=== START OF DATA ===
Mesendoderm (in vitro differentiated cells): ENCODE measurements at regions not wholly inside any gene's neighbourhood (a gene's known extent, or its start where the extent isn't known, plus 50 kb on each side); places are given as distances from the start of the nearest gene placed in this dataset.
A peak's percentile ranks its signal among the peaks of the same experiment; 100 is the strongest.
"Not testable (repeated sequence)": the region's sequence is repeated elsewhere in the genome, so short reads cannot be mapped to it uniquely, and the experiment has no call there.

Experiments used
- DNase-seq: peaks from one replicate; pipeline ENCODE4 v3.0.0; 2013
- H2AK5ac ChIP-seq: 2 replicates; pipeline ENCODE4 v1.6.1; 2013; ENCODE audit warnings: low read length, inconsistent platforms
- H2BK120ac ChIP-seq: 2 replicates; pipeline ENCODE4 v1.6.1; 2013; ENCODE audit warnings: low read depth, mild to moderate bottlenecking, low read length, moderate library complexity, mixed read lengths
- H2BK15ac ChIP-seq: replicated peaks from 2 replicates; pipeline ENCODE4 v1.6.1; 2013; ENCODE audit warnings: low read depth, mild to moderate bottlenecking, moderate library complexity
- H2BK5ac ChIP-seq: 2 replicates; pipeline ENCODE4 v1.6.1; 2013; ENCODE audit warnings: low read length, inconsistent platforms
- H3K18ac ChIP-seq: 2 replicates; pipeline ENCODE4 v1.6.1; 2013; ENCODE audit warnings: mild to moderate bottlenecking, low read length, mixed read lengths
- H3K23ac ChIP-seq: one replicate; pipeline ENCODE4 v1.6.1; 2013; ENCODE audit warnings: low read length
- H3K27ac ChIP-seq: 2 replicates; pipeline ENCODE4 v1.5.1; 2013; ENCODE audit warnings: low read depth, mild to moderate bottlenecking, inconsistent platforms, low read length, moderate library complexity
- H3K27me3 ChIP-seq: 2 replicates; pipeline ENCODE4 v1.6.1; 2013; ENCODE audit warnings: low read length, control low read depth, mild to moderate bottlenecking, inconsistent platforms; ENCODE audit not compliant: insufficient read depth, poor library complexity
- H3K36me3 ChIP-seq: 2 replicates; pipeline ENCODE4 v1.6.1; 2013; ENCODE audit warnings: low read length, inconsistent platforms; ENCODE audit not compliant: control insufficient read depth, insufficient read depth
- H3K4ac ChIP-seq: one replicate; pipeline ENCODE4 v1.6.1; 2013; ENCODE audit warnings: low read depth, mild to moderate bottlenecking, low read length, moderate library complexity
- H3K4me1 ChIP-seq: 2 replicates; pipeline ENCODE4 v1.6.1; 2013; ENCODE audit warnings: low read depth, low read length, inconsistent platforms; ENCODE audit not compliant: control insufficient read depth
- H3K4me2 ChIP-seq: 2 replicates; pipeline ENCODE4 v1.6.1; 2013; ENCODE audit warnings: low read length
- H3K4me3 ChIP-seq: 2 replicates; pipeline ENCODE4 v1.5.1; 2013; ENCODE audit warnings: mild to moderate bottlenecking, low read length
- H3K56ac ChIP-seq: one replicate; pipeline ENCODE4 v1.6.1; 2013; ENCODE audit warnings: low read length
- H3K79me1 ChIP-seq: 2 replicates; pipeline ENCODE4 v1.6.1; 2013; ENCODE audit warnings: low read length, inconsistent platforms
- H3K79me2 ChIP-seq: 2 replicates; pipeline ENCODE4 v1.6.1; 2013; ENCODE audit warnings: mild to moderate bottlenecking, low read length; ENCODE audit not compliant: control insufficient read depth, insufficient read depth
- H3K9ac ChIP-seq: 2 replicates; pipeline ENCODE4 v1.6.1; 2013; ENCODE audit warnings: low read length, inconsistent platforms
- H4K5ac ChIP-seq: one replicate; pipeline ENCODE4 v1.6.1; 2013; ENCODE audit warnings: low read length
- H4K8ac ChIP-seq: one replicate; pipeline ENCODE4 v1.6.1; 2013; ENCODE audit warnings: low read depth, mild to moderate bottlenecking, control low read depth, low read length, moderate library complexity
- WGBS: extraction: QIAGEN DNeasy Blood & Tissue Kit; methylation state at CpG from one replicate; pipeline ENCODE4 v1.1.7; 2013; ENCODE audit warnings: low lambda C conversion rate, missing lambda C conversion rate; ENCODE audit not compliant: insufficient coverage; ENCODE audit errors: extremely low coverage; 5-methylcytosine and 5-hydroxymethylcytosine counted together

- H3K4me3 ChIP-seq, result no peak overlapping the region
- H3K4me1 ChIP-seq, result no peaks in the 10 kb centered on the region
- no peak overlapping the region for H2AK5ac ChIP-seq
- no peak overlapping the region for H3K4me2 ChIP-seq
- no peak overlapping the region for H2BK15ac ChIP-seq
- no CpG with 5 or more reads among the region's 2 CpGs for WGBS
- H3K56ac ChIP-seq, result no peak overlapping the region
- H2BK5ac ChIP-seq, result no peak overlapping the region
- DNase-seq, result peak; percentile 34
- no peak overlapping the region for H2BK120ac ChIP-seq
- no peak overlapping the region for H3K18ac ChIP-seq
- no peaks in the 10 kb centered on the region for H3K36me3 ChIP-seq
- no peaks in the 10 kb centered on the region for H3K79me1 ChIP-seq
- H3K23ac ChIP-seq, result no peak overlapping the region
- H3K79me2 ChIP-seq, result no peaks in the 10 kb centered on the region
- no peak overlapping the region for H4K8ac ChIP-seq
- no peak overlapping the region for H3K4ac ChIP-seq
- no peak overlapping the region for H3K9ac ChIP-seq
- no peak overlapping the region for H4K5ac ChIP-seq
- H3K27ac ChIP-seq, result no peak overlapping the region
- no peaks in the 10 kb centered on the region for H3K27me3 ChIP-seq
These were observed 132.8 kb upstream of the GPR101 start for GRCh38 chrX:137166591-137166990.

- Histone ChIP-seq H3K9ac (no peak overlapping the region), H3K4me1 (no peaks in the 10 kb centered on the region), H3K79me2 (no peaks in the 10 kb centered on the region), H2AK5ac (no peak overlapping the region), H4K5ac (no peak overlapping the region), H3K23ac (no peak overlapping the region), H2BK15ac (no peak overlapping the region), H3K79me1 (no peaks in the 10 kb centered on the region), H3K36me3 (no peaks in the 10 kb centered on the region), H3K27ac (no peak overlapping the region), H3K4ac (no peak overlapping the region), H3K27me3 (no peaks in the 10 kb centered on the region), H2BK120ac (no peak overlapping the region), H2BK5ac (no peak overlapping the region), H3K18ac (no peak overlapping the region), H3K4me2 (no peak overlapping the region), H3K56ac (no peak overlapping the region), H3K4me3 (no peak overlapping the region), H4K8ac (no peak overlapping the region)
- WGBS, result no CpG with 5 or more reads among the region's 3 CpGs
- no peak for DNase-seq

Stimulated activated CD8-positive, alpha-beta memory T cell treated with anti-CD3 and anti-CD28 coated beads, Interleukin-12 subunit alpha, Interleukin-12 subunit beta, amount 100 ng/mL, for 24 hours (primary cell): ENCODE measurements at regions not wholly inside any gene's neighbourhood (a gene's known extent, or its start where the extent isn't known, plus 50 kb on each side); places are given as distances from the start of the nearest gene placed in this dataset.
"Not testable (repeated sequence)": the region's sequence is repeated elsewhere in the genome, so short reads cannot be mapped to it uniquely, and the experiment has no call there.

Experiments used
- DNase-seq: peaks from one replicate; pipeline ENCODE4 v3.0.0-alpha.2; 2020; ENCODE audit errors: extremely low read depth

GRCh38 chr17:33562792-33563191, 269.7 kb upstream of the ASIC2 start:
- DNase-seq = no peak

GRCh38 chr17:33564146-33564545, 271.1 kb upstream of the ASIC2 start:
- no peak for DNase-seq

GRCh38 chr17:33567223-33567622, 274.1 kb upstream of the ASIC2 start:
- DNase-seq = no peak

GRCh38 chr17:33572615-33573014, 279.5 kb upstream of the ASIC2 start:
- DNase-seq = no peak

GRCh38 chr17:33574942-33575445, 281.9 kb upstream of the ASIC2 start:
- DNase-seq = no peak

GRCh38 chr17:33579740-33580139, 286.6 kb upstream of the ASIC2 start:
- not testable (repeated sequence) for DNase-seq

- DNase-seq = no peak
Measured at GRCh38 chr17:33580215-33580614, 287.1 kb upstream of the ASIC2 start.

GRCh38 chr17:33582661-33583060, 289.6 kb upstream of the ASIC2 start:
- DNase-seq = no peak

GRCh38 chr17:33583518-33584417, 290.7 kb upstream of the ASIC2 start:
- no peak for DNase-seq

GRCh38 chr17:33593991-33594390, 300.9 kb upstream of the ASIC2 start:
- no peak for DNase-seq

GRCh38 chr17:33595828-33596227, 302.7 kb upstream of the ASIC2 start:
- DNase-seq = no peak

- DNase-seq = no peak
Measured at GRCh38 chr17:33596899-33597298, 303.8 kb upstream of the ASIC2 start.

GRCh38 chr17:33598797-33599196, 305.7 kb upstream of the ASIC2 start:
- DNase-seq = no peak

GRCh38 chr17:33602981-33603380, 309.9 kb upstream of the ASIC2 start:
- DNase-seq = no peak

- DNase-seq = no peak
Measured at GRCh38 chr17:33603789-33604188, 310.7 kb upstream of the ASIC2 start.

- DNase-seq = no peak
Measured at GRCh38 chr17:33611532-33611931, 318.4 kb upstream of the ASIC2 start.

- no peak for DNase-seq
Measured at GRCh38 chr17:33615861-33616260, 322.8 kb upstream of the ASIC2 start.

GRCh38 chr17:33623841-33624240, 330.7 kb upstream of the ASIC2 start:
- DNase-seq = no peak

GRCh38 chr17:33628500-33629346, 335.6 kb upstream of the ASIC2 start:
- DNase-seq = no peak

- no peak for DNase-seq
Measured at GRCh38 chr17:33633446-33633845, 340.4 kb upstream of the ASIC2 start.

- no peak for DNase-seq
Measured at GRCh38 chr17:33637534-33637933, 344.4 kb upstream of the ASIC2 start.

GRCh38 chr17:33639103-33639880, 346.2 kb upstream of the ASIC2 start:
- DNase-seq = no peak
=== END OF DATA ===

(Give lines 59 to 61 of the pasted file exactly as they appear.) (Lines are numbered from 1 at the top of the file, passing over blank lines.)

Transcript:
GRCh38 chr17:33567223-33567622, 274.1 kb upstream of the ASIC2 start:
- DNase-seq = no peak

GRCh38 chr17:33572615-33573014, 279.5 kb upstream of the ASIC2 start: